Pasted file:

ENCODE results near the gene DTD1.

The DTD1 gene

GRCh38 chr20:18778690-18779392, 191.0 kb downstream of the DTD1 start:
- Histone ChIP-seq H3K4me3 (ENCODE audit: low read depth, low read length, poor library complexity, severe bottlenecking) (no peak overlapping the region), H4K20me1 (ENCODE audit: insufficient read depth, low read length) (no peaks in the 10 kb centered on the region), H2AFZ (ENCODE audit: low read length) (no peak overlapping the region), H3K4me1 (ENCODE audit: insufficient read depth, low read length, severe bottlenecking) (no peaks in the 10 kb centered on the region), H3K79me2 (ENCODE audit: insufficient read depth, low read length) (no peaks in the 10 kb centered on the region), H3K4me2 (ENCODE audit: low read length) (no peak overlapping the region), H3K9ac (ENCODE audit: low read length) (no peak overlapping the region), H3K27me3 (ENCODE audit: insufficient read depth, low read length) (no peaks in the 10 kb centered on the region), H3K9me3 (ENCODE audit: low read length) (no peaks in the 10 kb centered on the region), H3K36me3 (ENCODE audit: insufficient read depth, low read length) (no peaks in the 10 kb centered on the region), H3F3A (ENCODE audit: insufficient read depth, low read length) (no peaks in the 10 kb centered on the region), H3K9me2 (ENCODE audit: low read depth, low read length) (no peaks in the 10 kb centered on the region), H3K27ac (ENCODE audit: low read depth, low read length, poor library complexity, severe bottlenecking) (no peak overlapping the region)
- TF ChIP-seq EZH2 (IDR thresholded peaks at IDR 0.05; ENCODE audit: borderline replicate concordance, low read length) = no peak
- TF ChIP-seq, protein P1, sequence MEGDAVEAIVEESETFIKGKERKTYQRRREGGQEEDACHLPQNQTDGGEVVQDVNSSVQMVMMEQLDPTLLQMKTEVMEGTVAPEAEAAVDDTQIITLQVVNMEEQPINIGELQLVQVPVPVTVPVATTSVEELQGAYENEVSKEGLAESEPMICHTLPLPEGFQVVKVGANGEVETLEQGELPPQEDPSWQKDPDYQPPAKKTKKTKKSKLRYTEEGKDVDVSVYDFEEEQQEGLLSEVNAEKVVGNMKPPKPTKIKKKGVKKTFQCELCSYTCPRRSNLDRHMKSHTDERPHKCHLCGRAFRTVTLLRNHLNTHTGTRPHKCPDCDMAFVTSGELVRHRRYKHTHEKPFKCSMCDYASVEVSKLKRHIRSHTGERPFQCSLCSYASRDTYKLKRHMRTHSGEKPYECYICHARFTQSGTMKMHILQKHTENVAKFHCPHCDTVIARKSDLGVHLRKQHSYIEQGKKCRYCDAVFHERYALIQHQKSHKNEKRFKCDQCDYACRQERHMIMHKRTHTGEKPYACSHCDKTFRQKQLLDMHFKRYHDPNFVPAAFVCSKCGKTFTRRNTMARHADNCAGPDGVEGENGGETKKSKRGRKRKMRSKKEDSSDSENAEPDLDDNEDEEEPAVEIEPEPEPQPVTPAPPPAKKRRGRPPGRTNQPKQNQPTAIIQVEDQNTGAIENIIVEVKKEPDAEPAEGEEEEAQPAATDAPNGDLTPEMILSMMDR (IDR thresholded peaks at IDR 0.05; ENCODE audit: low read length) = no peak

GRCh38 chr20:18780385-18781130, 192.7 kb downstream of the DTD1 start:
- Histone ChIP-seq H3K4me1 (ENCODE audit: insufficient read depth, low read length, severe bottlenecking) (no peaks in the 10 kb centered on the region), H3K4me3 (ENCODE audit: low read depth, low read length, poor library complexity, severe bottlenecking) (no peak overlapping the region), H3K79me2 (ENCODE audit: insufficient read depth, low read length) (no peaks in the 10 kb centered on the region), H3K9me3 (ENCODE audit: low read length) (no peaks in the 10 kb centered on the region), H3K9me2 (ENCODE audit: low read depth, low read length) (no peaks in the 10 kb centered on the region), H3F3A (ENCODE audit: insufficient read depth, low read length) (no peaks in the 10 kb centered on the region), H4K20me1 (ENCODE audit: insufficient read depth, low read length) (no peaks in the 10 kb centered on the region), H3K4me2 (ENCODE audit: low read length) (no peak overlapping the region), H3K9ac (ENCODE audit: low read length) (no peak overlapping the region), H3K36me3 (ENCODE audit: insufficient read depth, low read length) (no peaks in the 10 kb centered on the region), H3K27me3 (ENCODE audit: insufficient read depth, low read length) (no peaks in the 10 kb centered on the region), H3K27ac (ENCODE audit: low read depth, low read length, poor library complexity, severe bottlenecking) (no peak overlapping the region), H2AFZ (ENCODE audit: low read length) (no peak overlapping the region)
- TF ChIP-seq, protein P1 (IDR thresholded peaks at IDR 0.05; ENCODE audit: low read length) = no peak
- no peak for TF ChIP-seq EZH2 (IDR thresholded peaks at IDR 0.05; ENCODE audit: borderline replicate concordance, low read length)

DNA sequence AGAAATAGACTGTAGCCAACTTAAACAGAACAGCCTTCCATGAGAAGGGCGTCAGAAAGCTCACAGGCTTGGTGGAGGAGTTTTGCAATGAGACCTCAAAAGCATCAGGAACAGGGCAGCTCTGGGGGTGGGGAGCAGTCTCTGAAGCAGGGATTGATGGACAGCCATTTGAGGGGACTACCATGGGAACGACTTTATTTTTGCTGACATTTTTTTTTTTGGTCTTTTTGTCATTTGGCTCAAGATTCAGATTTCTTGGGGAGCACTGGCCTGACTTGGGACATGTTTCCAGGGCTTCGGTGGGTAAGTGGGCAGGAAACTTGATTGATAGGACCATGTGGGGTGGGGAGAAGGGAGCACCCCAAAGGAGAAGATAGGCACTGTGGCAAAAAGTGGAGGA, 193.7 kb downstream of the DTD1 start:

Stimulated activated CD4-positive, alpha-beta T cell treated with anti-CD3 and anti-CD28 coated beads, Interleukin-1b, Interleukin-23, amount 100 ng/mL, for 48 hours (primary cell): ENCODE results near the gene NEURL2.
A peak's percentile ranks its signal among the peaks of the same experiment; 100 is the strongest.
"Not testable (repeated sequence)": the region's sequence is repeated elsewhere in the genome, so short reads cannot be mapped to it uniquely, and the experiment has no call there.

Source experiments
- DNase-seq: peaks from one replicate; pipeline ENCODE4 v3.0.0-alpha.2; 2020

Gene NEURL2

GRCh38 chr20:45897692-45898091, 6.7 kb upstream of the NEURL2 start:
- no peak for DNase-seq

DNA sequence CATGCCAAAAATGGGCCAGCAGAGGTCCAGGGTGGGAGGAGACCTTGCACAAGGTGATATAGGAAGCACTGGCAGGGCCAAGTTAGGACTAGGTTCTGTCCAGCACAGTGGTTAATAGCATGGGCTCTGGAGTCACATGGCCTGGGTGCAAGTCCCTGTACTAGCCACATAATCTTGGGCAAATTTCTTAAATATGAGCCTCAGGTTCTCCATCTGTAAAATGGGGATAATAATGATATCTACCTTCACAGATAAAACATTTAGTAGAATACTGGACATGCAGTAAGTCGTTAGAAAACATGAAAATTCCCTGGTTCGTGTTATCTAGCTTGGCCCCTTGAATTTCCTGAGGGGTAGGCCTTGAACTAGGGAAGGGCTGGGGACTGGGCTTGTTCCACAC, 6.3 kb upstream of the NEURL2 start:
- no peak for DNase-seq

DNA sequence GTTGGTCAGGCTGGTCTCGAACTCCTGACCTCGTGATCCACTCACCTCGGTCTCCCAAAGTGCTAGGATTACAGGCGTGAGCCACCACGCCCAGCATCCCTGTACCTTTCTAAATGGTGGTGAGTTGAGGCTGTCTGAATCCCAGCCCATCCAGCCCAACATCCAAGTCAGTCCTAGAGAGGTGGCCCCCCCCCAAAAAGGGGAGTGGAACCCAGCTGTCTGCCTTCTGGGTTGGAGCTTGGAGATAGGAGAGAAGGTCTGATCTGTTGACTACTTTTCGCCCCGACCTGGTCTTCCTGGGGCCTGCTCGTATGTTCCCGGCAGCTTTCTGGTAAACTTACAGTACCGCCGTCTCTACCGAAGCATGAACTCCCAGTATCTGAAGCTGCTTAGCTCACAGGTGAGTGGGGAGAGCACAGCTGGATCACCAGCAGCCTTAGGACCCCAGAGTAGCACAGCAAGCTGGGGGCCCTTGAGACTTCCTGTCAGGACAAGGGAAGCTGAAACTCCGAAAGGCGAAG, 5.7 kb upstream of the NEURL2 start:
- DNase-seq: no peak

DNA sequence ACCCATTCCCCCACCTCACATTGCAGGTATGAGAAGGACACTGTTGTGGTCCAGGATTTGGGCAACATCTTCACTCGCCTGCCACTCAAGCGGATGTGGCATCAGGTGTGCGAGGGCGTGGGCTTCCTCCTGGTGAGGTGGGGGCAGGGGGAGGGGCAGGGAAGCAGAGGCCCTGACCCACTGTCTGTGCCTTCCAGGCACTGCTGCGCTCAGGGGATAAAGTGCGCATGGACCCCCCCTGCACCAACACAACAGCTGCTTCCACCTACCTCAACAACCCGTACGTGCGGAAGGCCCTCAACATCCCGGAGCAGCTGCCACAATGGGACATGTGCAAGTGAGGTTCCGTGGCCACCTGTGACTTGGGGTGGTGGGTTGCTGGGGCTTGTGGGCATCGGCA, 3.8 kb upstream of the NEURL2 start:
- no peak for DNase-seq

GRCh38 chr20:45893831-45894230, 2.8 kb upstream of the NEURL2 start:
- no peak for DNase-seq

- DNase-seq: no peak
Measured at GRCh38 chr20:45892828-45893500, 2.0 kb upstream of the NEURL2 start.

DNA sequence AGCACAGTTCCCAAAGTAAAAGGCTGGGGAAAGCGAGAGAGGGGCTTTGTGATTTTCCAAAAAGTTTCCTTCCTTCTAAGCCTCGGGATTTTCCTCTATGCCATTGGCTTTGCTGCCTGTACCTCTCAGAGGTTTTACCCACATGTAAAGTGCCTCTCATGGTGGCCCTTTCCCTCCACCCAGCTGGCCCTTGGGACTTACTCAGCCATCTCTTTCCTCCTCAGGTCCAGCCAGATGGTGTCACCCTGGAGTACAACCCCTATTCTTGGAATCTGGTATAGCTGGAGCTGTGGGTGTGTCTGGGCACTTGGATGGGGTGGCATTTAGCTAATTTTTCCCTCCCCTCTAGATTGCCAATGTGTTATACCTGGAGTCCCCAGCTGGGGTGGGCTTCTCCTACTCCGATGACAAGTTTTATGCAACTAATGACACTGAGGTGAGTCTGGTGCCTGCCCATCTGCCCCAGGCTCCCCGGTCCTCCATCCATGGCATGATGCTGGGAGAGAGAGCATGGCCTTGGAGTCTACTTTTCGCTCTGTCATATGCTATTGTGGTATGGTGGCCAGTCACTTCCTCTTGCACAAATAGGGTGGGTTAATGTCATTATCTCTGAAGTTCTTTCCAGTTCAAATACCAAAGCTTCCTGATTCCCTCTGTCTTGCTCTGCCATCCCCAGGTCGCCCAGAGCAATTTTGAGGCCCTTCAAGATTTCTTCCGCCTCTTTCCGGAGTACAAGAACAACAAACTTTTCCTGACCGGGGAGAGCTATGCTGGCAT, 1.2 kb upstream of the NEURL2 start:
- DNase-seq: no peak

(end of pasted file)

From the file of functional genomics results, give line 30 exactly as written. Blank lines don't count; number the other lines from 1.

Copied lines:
DNA sequence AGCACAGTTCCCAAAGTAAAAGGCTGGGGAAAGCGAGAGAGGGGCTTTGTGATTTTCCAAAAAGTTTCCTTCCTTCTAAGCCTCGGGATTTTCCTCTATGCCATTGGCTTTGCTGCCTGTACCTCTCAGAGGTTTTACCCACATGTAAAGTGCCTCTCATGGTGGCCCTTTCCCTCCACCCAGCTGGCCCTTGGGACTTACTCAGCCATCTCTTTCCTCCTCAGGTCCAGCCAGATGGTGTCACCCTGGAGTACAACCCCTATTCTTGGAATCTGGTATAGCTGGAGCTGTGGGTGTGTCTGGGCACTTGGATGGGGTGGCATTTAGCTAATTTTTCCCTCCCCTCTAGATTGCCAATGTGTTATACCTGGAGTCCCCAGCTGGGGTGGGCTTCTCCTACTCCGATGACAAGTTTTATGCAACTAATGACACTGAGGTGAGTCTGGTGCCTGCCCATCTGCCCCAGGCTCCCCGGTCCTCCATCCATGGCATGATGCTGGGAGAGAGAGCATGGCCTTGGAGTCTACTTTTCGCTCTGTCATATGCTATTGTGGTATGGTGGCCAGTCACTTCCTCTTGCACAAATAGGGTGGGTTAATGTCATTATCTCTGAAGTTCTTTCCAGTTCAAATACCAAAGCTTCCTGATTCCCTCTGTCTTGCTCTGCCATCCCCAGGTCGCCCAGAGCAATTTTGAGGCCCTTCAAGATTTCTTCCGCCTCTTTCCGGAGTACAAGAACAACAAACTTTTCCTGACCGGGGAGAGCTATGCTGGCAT, 1.2 kb upstream of the NEURL2 start: